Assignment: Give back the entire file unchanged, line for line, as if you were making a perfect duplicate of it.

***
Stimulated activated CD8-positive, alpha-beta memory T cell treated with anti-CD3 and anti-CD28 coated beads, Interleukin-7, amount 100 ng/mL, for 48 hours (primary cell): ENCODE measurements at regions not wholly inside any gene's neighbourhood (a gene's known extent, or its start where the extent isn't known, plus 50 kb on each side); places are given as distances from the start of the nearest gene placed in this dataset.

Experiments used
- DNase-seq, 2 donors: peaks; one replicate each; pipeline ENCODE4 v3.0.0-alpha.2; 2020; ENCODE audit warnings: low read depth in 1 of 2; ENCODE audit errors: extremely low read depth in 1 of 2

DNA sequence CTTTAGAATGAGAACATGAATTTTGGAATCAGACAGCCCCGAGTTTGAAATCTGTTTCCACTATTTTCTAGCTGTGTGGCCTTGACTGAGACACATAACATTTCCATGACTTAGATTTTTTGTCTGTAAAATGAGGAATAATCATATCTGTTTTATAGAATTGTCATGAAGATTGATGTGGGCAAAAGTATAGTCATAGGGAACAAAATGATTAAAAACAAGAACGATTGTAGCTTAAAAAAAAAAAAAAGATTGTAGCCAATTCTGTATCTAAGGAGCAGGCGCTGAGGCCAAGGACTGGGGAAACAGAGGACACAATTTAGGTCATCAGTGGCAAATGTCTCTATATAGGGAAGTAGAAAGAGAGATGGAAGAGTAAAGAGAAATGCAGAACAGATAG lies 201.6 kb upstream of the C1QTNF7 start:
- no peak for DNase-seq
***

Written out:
Stimulated activated CD8-positive, alpha-beta memory T cell treated with anti-CD3 and anti-CD28 coated beads, Interleukin-7, amount 100 ng/mL, for 48 hours (primary cell): ENCODE measurements at regions not wholly inside any gene's neighbourhood (a gene's known extent, or its start where the extent isn't known, plus 50 kb on each side); places are given as distances from the start of the nearest gene placed in this dataset.

Experiments used
- DNase-seq, 2 donors: peaks; one replicate each; pipeline ENCODE4 v3.0.0-alpha.2; 2020; ENCODE audit warnings: low read depth in 1 of 2; ENCODE audit errors: extremely low read depth in 1 of 2

DNA sequence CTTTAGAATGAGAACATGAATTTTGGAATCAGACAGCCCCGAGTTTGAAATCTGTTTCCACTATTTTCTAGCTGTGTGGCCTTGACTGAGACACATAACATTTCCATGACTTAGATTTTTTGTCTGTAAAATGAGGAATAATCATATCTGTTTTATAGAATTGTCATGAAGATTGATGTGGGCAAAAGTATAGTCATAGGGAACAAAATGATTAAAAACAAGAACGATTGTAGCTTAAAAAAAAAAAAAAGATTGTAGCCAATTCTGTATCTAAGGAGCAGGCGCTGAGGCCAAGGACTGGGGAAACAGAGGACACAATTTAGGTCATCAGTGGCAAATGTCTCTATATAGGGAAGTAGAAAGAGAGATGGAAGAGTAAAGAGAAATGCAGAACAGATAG lies 201.6 kb upstream of the C1QTNF7 start:
- no peak for DNase-seq